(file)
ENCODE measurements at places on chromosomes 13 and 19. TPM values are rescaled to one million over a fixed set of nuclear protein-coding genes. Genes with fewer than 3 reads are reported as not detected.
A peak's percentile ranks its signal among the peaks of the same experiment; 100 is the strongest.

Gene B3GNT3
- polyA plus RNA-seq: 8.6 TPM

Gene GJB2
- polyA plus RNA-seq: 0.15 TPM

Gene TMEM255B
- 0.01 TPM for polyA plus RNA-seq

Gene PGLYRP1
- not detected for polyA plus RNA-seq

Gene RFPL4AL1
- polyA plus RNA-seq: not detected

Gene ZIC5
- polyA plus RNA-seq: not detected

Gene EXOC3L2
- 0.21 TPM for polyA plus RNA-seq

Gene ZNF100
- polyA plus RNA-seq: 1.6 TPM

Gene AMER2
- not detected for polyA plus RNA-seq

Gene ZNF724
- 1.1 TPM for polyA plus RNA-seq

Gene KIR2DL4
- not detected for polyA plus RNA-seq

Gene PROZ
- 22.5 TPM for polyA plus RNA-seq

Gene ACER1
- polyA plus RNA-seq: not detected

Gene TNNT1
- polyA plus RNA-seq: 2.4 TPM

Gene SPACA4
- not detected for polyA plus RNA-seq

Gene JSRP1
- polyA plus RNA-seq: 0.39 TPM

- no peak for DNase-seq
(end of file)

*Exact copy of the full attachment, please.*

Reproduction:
ENCODE measurements at places on chromosomes 13 and 19. TPM values are rescaled to one million over a fixed set of nuclear protein-coding genes. Genes with fewer than 3 reads are reported as not detected.
A peak's percentile ranks its signal among the peaks of the same experiment; 100 is the strongest.

Gene B3GNT3
- polyA plus RNA-seq: 8.6 TPM

Gene GJB2
- polyA plus RNA-seq: 0.15 TPM

Gene TMEM255B
- 0.01 TPM for polyA plus RNA-seq

Gene PGLYRP1
- not detected for polyA plus RNA-seq

Gene RFPL4AL1
- polyA plus RNA-seq: not detected

Gene ZIC5
- polyA plus RNA-seq: not detected

Gene EXOC3L2
- 0.21 TPM for polyA plus RNA-seq

Gene ZNF100
- polyA plus RNA-seq: 1.6 TPM

Gene AMER2
- not detected for polyA plus RNA-seq

Gene ZNF724
- 1.1 TPM for polyA plus RNA-seq

Gene KIR2DL4
- not detected for polyA plus RNA-seq

Gene PROZ
- 22.5 TPM for polyA plus RNA-seq

Gene ACER1
- polyA plus RNA-seq: not detected

Gene TNNT1
- polyA plus RNA-seq: 2.4 TPM

Gene SPACA4
- not detected for polyA plus RNA-seq

Gene JSRP1
- polyA plus RNA-seq: 0.39 TPM

- no peak for DNase-seq